Tom leaves to be free of his responsibilities toward his family--does this plan work for him?
In the conclusion of the play, Tom and Amanda have a furious, and final, argument after which Tom storms out of the apartment for the last time. He leaves his family behind in St. Louis to pursue an independent life of his own. There is evidence in Tom's conversation with Jim O'Connor that evening that Tom had formulated a plan to leave anyway, and it later becomes clear that Tom had used the money to pay the electric bill for other purposes. He had paid his dues to the Merchant Seamen's Union. He actually had taken a step toward leaving.
Tom's moving speech as narrator that provides the conclusion of the drama shows that he left his family but never truly escaped. He has drifted from city to city, ironically living the same kind of life he had lived at home; he smokes, drinks, and goes to the movies to escape that which now pursues him. Tom left his daily responsibilities behind him in St. Louis, but he took the memory of his sister with him, and it is her memory that torments him:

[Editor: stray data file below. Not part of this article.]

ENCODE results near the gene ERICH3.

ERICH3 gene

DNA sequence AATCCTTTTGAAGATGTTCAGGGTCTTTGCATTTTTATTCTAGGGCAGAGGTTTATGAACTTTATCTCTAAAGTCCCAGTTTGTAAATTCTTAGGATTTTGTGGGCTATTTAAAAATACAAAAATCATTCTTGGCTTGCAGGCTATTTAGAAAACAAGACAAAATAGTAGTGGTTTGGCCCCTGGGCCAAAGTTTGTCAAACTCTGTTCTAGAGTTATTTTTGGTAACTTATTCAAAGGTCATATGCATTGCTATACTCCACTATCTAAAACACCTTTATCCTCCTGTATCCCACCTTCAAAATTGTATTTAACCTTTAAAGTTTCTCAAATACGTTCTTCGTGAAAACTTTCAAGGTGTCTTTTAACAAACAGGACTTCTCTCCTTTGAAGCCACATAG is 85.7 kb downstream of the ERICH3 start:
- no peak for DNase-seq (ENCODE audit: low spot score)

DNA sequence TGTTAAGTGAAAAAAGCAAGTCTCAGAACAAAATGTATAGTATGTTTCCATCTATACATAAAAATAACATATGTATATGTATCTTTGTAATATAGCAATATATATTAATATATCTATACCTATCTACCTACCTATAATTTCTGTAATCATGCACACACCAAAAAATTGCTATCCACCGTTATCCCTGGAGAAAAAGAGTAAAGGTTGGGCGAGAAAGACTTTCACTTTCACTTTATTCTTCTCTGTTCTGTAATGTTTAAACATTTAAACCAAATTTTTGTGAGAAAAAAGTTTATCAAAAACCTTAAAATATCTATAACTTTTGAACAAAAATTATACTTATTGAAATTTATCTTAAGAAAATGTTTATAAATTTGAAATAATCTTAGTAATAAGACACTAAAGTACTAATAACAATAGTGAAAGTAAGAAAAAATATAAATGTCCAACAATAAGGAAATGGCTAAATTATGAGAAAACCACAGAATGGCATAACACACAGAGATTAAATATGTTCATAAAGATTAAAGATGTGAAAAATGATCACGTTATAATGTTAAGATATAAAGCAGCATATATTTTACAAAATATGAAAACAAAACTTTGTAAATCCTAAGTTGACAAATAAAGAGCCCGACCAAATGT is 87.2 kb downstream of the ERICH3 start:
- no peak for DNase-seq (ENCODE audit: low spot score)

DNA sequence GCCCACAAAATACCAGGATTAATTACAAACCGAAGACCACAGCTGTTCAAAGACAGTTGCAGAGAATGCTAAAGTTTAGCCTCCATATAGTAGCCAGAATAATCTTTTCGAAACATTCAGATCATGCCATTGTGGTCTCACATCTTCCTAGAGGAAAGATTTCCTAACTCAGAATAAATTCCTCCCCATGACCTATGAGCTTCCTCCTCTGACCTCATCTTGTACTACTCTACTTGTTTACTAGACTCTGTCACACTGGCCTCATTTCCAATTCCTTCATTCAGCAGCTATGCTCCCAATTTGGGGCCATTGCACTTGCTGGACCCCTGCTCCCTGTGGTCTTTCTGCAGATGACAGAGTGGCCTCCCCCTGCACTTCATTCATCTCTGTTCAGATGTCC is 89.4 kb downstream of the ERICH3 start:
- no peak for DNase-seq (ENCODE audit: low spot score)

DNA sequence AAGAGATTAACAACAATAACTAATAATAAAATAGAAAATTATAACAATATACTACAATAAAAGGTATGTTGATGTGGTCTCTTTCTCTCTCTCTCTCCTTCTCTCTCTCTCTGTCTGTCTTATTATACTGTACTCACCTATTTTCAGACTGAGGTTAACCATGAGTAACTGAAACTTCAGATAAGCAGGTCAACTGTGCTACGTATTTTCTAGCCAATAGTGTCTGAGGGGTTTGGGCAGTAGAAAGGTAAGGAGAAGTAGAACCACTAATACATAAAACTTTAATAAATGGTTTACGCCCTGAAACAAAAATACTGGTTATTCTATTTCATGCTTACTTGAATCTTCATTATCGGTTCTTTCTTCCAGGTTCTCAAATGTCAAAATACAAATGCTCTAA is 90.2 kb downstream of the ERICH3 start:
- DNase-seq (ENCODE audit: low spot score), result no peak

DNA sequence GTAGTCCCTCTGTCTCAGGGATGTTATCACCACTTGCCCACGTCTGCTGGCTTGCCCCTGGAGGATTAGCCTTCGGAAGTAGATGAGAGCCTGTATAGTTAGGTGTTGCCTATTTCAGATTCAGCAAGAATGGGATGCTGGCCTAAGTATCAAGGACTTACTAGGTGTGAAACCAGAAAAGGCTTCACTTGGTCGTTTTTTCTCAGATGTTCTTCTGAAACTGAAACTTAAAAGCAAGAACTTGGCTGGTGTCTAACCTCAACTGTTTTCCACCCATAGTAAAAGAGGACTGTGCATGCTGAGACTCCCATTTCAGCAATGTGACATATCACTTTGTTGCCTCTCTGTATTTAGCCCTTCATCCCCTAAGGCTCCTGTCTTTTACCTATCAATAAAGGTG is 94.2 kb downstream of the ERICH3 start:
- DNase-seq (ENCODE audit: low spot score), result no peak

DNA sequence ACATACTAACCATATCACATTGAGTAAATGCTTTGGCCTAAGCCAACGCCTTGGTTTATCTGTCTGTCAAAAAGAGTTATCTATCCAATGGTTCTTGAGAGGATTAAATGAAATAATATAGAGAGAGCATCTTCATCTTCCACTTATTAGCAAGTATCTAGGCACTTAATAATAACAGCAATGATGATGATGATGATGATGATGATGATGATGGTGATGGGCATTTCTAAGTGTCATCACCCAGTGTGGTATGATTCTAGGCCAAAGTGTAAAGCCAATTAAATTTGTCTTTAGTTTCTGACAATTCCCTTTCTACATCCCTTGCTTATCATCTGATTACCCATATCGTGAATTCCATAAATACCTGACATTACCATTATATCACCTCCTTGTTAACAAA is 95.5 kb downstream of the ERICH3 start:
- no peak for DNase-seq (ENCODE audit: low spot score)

Oh, Laura, Laura, I tried to leave you behind me, but I am more faithful than I intended to be!
Tom understands that he now is trapped in a different way. Nothing will free him from his love for Laura and his sense of betrayal for leaving her. Nothing will "blow [her] candles out," in his mind or in his heart.
The main plot in the drama concerns Amanda's efforts to secure Laura's future, her efforts focusing on the gentleman caller. The subtext of the drama develops Tom's need for independence. This part of the story concludes with his leaving, but in a terribly ironic way.